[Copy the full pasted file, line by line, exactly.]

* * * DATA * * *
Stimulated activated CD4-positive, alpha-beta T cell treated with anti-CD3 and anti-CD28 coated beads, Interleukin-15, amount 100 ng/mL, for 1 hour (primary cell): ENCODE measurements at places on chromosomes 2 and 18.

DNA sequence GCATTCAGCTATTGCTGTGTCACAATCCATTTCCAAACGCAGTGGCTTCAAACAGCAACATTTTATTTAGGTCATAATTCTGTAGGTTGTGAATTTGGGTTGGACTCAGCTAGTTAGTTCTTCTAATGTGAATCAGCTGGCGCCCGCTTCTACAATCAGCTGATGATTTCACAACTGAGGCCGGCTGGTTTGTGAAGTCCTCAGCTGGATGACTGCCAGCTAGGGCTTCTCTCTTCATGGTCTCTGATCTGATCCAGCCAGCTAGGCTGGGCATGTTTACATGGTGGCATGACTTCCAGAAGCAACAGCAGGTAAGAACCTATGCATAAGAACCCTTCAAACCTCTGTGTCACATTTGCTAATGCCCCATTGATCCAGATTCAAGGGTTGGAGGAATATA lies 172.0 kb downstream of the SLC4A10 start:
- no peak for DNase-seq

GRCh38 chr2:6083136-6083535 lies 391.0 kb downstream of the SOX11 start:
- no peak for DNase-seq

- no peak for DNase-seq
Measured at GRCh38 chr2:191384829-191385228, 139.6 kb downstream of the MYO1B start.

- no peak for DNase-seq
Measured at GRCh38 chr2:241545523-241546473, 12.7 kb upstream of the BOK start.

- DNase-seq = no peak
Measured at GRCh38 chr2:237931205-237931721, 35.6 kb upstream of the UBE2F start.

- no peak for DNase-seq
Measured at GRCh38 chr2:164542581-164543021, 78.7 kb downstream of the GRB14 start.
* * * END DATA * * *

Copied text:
Stimulated activated CD4-positive, alpha-beta T cell treated with anti-CD3 and anti-CD28 coated beads, Interleukin-15, amount 100 ng/mL, for 1 hour (primary cell): ENCODE measurements at places on chromosomes 2 and 18.

DNA sequence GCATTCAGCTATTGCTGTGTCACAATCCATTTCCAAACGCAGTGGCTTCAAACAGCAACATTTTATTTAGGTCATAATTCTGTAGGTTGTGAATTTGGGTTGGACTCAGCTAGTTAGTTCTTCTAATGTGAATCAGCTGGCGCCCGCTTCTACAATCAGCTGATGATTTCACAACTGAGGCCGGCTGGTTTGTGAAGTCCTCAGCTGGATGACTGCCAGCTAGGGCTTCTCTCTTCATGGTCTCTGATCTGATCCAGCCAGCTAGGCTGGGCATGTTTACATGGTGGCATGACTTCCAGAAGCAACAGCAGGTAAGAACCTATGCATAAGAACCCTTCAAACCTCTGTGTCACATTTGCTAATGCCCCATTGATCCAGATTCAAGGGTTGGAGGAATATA lies 172.0 kb downstream of the SLC4A10 start:
- no peak for DNase-seq

GRCh38 chr2:6083136-6083535 lies 391.0 kb downstream of the SOX11 start:
- no peak for DNase-seq

- no peak for DNase-seq
Measured at GRCh38 chr2:191384829-191385228, 139.6 kb downstream of the MYO1B start.

- no peak for DNase-seq
Measured at GRCh38 chr2:241545523-241546473, 12.7 kb upstream of the BOK start.

- DNase-seq = no peak
Measured at GRCh38 chr2:237931205-237931721, 35.6 kb upstream of the UBE2F start.

- no peak for DNase-seq
Measured at GRCh38 chr2:164542581-164543021, 78.7 kb downstream of the GRB14 start.